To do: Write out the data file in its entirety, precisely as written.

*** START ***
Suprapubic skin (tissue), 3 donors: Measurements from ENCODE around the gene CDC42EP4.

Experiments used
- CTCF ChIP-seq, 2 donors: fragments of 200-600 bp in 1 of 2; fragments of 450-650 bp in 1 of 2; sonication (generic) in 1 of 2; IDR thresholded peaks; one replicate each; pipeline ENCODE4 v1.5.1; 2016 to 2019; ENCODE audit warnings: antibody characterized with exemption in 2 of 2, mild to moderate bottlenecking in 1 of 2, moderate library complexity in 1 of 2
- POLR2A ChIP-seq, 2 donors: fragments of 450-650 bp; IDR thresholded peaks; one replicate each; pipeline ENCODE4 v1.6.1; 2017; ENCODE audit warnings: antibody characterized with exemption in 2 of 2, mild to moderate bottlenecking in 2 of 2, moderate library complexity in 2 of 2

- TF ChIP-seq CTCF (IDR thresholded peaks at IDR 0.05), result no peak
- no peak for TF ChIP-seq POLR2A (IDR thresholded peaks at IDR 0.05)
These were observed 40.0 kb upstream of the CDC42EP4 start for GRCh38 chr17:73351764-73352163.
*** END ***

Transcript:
Suprapubic skin (tissue), 3 donors: Measurements from ENCODE around the gene CDC42EP4.

Experiments used
- CTCF ChIP-seq, 2 donors: fragments of 200-600 bp in 1 of 2; fragments of 450-650 bp in 1 of 2; sonication (generic) in 1 of 2; IDR thresholded peaks; one replicate each; pipeline ENCODE4 v1.5.1; 2016 to 2019; ENCODE audit warnings: antibody characterized with exemption in 2 of 2, mild to moderate bottlenecking in 1 of 2, moderate library complexity in 1 of 2
- POLR2A ChIP-seq, 2 donors: fragments of 450-650 bp; IDR thresholded peaks; one replicate each; pipeline ENCODE4 v1.6.1; 2017; ENCODE audit warnings: antibody characterized with exemption in 2 of 2, mild to moderate bottlenecking in 2 of 2, moderate library complexity in 2 of 2

- TF ChIP-seq CTCF (IDR thresholded peaks at IDR 0.05), result no peak
- no peak for TF ChIP-seq POLR2A (IDR thresholded peaks at IDR 0.05)
These were observed 40.0 kb upstream of the CDC42EP4 start for GRCh38 chr17:73351764-73352163.